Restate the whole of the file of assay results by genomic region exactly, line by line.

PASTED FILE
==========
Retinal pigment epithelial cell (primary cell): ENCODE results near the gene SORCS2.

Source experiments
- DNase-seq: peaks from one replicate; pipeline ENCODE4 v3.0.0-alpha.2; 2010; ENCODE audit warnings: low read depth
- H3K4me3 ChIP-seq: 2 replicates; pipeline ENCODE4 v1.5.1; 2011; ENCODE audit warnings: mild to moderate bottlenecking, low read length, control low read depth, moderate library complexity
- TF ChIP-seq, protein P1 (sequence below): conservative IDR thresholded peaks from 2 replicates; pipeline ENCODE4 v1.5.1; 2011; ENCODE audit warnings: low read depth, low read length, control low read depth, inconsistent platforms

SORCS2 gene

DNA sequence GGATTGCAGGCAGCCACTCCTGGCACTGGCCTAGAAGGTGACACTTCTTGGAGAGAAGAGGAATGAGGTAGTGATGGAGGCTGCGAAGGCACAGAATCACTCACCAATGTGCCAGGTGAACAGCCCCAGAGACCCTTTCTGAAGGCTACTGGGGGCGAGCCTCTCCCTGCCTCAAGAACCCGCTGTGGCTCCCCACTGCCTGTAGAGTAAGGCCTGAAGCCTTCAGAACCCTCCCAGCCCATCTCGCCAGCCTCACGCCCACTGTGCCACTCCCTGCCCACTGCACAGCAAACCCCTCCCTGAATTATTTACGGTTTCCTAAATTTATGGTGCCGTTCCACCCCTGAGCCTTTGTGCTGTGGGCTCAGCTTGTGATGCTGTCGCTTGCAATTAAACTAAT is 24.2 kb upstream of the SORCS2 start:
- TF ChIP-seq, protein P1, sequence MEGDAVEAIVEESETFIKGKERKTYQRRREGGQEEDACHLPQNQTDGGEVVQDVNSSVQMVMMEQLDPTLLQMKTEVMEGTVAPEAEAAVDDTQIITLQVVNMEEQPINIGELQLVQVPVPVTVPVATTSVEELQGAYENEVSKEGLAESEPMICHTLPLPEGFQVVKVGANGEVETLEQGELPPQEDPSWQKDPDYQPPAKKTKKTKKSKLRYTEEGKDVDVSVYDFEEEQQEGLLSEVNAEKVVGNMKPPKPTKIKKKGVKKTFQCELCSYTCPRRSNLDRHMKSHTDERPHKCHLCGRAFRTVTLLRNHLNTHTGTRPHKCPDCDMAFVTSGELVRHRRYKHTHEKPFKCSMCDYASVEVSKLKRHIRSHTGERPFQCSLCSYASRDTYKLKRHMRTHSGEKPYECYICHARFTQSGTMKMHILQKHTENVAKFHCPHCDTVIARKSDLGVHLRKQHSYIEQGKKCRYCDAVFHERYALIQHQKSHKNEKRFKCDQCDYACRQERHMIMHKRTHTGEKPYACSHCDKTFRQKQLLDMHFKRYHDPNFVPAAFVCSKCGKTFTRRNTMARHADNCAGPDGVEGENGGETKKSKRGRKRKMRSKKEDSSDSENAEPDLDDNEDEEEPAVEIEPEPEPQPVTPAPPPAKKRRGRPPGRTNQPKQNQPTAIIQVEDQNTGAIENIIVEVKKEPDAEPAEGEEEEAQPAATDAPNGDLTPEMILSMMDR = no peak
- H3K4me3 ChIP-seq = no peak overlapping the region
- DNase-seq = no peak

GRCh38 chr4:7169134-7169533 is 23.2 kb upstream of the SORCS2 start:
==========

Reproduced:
Retinal pigment epithelial cell (primary cell): ENCODE results near the gene SORCS2.

Source experiments
- DNase-seq: peaks from one replicate; pipeline ENCODE4 v3.0.0-alpha.2; 2010; ENCODE audit warnings: low read depth
- H3K4me3 ChIP-seq: 2 replicates; pipeline ENCODE4 v1.5.1; 2011; ENCODE audit warnings: mild to moderate bottlenecking, low read length, control low read depth, moderate library complexity
- TF ChIP-seq, protein P1 (sequence below): conservative IDR thresholded peaks from 2 replicates; pipeline ENCODE4 v1.5.1; 2011; ENCODE audit warnings: low read depth, low read length, control low read depth, inconsistent platforms

SORCS2 gene

DNA sequence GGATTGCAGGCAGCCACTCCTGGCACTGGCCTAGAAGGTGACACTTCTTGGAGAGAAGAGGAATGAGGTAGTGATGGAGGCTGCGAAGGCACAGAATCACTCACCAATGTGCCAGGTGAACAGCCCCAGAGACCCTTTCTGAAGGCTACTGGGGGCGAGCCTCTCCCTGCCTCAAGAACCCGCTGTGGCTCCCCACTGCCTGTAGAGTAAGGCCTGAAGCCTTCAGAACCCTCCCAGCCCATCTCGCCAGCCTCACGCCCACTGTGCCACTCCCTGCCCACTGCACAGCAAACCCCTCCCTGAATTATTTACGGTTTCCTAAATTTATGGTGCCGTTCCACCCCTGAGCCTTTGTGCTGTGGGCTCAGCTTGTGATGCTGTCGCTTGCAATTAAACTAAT is 24.2 kb upstream of the SORCS2 start:
- TF ChIP-seq, protein P1, sequence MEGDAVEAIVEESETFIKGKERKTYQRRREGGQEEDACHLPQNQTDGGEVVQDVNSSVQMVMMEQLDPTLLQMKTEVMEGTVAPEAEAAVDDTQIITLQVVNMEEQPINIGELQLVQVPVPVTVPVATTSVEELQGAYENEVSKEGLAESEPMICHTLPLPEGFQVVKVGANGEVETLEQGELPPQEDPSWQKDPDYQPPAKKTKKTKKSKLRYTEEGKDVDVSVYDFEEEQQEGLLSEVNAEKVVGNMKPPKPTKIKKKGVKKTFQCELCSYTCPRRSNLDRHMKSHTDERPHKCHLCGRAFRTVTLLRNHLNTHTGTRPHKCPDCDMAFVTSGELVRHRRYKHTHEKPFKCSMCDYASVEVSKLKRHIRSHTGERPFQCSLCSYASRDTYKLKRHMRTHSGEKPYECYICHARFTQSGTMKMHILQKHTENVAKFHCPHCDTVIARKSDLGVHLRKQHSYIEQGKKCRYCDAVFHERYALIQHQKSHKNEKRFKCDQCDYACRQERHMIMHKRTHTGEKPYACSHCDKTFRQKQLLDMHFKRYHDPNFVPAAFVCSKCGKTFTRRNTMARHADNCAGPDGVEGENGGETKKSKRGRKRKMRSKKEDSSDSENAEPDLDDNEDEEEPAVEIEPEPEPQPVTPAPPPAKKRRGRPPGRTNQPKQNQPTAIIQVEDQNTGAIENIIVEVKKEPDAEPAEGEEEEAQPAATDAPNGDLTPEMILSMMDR = no peak
- H3K4me3 ChIP-seq = no peak overlapping the region
- DNase-seq = no peak

GRCh38 chr4:7169134-7169533 is 23.2 kb upstream of the SORCS2 start: